Download This Article

Guadalupe del Carmen Briano Turrent ORCID logo, Eva Argente Linares ORCID logo, Maria Victoria Lopez Perez ORCID logo, Lázaro Rodríguez-Ariza ORCID logo


Based on institutional theory, this study presents a comparative analysis of the regulatory framework for corporate governance to be found in the most important emerging markets in Latin America (Argentina, Brazil, Chile and Mexico), which represent most of the stock market capitalization in the region. In addition, we analyzed the situation of Spain, representing the European economy, given this country’s strong investment presence in the Latin American stock market. The aims of the study are: 1) to extend the current literature related to corporate governance in Spain and emerging Latin American economies; 2) to highlight the evolution of the institutional and regulatory framework for corporate governance in these countries; and 3) to compare the diverse regulatory framework, with particular focus on the laws and corporate governance codes in the above mentioned countries. Despite the trend for international convergence of corporate governance systems toward the Anglo-Saxon model, both in legislation and in good governance codes, there are significant differences between countries. The present convergence is promoted by different institutions; systems differ, thus, in their implementation and application of good governance practices. The countries in question have adopted a hybrid model based, on the one hand, on laws and decrees, and on the other, on the voluntary adoption of codes of good governance. The aim of these measures is to enhance investor protection, to define the functions of the Board and of the Audit Committee, and to improve transparency, especially regarding conflicts of interest, related party transactions and corporate risk for listed companies. The evidence presented in this paper suggests that Argentina, Brazil and Chile have strengthened their legislation in the case of minority investor protection and market transparency (Circular No. 3531 in Argentina, Law No. 10303 in Brazil and the Take-over Law in Chile). On the other hand, Mexico and Spain have issued regulations focused on transparency information (the Transparency Law in Spain and the CUE Circular in Mexico). Codes of good governance have been adopted by all countries except Chile, which bases its corporate governance on the OPAs (Take-over bids) Act. The practices addressed in corporate governance codes are focused on the Board, whose main function is to monitor and supervise management performance. These codes contain a set of recommended practices defining the functions, structure, composition and creation of different committees that support the Board, together with aspects related to COB-CEO duality. Spain and Chile are the countries that have adopted most such practices. The audit function is another important corporate governance dimension in the codes, concerning the role, liabilities and composition of the Audit Committee. This body is responsible for ensuring full and transparent disclosure of company transactions. Mexico is the country that pays most attention to the audit function. Practices relating to the general meeting, disclosure, conflicts of interest and Board support committees are established in all governance codes, especially in Argentina, Brazil and Mexico.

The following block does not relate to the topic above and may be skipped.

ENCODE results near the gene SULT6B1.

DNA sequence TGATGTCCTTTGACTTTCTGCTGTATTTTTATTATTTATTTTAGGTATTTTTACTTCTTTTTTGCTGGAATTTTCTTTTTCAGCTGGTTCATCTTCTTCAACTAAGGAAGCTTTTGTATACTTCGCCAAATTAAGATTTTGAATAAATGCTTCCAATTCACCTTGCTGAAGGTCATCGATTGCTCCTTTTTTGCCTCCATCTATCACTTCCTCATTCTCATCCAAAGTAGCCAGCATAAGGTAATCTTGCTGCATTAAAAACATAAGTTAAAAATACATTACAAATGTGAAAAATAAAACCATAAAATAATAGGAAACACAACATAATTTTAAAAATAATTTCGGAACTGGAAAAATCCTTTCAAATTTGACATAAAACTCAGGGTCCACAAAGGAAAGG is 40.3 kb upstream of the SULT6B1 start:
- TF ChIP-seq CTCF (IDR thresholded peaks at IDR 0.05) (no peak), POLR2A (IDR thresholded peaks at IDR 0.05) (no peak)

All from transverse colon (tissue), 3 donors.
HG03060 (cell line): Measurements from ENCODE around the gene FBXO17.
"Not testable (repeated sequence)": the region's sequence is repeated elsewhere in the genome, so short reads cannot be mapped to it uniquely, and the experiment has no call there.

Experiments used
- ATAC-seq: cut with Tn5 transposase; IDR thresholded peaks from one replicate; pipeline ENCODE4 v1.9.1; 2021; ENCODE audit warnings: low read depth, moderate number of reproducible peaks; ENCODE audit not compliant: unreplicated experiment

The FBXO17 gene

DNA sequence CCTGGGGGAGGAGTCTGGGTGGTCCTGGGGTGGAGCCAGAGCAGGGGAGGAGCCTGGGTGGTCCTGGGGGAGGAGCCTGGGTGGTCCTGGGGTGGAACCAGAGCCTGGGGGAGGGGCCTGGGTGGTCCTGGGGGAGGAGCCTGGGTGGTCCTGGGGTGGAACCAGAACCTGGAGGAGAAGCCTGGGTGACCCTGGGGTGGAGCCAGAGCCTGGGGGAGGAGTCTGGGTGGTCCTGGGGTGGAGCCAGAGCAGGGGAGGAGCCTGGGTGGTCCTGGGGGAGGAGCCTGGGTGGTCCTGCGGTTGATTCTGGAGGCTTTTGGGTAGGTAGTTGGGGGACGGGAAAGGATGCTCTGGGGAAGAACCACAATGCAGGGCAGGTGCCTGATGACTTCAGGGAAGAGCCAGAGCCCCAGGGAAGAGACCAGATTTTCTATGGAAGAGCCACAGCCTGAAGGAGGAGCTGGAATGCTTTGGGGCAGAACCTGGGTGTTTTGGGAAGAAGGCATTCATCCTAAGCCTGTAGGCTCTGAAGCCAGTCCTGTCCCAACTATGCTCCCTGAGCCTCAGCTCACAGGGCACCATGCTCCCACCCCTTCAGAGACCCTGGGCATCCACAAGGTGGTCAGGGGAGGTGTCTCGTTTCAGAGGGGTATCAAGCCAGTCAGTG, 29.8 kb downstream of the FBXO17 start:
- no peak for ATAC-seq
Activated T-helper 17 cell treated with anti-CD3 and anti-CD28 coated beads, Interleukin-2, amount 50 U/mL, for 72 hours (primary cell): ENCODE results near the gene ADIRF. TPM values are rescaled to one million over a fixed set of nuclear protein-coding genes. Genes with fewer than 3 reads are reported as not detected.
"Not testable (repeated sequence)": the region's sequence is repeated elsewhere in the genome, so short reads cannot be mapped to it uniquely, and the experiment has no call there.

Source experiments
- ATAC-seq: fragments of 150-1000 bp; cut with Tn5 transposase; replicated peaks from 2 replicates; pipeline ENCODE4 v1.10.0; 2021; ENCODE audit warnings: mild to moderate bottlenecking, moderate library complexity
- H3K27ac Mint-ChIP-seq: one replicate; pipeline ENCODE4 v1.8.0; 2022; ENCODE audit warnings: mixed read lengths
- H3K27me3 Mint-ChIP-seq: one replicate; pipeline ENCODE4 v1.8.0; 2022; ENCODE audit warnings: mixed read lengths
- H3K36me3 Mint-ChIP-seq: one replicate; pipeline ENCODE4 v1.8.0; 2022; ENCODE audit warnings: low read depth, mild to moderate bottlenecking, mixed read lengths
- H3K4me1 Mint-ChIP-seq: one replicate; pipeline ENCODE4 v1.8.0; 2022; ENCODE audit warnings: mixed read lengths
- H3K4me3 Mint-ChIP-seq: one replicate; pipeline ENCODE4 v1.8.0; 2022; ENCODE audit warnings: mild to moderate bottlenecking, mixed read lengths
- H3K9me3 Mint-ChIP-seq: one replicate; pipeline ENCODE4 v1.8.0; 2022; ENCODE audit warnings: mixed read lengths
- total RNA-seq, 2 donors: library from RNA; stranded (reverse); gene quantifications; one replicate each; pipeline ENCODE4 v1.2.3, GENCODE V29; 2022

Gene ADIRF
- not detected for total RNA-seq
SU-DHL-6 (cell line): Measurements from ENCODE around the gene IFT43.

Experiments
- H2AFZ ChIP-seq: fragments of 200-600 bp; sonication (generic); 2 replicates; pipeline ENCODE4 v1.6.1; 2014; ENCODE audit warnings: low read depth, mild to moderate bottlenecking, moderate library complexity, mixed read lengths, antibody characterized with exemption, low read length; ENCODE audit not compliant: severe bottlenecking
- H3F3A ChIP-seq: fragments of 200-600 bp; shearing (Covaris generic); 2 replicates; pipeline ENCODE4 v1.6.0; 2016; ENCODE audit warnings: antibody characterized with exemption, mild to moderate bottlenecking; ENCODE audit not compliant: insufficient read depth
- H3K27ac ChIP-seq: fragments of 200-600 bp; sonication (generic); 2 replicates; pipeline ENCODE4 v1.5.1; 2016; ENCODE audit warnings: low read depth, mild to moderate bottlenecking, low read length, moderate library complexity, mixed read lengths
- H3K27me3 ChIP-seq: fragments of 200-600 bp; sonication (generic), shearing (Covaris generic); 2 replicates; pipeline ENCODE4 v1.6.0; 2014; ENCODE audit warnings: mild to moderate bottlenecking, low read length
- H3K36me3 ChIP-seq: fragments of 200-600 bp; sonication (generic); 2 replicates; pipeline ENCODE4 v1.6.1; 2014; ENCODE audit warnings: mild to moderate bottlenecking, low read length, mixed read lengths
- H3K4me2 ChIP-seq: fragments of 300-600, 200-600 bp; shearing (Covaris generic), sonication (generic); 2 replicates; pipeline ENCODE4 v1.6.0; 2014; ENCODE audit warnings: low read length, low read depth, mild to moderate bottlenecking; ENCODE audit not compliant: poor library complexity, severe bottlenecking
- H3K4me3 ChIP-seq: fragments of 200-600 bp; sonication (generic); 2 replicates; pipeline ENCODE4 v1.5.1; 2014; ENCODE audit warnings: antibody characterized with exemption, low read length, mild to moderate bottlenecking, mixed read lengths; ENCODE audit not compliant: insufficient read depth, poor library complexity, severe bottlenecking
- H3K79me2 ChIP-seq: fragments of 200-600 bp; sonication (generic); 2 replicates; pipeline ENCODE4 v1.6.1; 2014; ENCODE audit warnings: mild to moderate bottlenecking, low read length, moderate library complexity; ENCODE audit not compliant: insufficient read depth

Keywords: Corporate Governance, Institutional Transparency, Latin America, Spain, Emerging Markets

How to cite this paper: Briano Turrent, G. C., Argente Linares, E., Lopez Perez, M. V., Rodríguez-Ariza, L. (2010). Corporate governance in Latin America and Spain: a comparative study of regulatory framework. Corporate Ownership & Control, 7(4-4), 427-441.